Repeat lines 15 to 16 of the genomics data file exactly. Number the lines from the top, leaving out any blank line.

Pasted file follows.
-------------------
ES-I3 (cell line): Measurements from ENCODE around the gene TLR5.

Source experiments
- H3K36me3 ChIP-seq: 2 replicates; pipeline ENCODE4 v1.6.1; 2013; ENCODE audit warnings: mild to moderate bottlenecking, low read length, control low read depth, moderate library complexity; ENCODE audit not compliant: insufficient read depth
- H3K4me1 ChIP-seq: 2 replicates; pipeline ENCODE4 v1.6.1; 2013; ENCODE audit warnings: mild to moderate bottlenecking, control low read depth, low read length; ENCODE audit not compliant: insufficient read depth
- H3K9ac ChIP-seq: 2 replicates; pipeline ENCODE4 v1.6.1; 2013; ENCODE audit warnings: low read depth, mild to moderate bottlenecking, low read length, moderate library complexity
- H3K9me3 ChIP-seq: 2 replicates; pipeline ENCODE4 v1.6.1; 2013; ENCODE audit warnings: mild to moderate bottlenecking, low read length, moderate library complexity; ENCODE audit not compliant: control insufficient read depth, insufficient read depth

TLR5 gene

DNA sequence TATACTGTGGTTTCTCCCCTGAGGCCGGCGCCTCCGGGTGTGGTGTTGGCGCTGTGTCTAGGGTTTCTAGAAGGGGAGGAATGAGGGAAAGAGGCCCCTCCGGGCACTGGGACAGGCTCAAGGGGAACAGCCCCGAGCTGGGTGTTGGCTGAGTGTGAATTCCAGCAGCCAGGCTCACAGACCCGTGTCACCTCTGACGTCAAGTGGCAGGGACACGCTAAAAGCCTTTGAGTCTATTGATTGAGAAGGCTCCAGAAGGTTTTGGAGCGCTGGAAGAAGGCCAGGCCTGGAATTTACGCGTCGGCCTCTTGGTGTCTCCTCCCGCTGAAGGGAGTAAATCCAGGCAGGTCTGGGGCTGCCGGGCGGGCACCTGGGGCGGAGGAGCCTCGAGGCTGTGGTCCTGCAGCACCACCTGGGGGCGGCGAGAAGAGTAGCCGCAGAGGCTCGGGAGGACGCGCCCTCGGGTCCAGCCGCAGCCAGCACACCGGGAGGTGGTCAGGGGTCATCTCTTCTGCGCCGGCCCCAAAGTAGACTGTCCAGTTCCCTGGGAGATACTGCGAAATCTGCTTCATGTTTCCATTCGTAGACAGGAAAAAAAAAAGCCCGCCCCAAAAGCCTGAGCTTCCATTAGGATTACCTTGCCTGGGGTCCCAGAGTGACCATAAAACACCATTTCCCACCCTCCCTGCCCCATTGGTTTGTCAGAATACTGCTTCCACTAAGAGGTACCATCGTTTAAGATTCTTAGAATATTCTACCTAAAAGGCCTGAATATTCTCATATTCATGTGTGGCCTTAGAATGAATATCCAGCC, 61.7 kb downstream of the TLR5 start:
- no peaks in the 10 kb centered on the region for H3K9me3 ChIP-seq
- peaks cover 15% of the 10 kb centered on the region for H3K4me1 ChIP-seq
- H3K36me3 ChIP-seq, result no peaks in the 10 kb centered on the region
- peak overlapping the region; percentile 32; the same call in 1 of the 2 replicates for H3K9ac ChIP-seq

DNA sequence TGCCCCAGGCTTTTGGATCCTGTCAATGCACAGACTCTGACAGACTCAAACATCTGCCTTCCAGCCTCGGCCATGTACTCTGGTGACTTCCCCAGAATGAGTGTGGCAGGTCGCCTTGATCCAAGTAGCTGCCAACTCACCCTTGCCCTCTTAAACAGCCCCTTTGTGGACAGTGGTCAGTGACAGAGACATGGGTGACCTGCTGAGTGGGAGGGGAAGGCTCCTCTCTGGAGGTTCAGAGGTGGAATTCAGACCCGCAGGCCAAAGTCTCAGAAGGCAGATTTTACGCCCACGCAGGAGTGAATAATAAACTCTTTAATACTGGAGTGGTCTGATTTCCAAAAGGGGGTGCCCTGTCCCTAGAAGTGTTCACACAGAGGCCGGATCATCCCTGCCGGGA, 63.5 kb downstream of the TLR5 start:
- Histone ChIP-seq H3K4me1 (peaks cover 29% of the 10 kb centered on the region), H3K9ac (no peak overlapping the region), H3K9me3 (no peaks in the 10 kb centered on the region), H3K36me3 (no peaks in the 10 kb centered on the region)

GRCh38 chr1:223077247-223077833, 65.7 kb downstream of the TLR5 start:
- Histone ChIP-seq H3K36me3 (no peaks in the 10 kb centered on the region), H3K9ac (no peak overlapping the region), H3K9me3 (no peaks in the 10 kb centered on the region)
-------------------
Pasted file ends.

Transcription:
GRCh38 chr1:223077247-223077833, 65.7 kb downstream of the TLR5 start:
- Histone ChIP-seq H3K36me3 (no peaks in the 10 kb centered on the region), H3K9ac (no peak overlapping the region), H3K9me3 (no peaks in the 10 kb centered on the region)